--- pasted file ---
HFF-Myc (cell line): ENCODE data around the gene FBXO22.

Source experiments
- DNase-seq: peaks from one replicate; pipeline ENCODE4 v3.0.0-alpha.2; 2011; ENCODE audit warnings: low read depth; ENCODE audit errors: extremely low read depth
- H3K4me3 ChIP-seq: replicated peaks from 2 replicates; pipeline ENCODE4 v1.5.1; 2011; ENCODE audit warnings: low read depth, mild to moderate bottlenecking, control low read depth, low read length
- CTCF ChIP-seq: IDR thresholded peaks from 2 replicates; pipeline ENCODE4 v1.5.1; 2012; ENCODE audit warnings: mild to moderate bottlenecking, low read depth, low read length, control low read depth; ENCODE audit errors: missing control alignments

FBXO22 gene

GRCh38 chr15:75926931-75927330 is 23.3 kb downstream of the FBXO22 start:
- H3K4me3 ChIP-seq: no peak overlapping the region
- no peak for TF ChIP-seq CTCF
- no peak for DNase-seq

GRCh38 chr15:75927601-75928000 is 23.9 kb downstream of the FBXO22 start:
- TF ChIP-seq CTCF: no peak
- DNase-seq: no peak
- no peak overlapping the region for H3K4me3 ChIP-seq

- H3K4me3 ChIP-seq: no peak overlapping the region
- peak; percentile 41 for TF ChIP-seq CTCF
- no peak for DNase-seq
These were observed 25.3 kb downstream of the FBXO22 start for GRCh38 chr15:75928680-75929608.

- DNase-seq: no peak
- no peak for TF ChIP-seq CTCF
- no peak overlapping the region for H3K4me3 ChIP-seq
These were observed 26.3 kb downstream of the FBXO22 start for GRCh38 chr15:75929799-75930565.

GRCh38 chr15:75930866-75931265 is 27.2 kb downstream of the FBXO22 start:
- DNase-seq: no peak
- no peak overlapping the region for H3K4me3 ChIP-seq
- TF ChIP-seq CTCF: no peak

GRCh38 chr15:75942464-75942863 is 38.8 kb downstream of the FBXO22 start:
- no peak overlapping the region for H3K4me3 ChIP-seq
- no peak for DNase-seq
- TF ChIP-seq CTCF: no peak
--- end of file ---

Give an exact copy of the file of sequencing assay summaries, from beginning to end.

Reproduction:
HFF-Myc (cell line): ENCODE data around the gene FBXO22.

Source experiments
- DNase-seq: peaks from one replicate; pipeline ENCODE4 v3.0.0-alpha.2; 2011; ENCODE audit warnings: low read depth; ENCODE audit errors: extremely low read depth
- H3K4me3 ChIP-seq: replicated peaks from 2 replicates; pipeline ENCODE4 v1.5.1; 2011; ENCODE audit warnings: low read depth, mild to moderate bottlenecking, control low read depth, low read length
- CTCF ChIP-seq: IDR thresholded peaks from 2 replicates; pipeline ENCODE4 v1.5.1; 2012; ENCODE audit warnings: mild to moderate bottlenecking, low read depth, low read length, control low read depth; ENCODE audit errors: missing control alignments

FBXO22 gene

GRCh38 chr15:75926931-75927330 is 23.3 kb downstream of the FBXO22 start:
- H3K4me3 ChIP-seq: no peak overlapping the region
- no peak for TF ChIP-seq CTCF
- no peak for DNase-seq

GRCh38 chr15:75927601-75928000 is 23.9 kb downstream of the FBXO22 start:
- TF ChIP-seq CTCF: no peak
- DNase-seq: no peak
- no peak overlapping the region for H3K4me3 ChIP-seq

- H3K4me3 ChIP-seq: no peak overlapping the region
- peak; percentile 41 for TF ChIP-seq CTCF
- no peak for DNase-seq
These were observed 25.3 kb downstream of the FBXO22 start for GRCh38 chr15:75928680-75929608.

- DNase-seq: no peak
- no peak for TF ChIP-seq CTCF
- no peak overlapping the region for H3K4me3 ChIP-seq
These were observed 26.3 kb downstream of the FBXO22 start for GRCh38 chr15:75929799-75930565.

GRCh38 chr15:75930866-75931265 is 27.2 kb downstream of the FBXO22 start:
- DNase-seq: no peak
- no peak overlapping the region for H3K4me3 ChIP-seq
- TF ChIP-seq CTCF: no peak

GRCh38 chr15:75942464-75942863 is 38.8 kb downstream of the FBXO22 start:
- no peak overlapping the region for H3K4me3 ChIP-seq
- no peak for DNase-seq
- TF ChIP-seq CTCF: no peak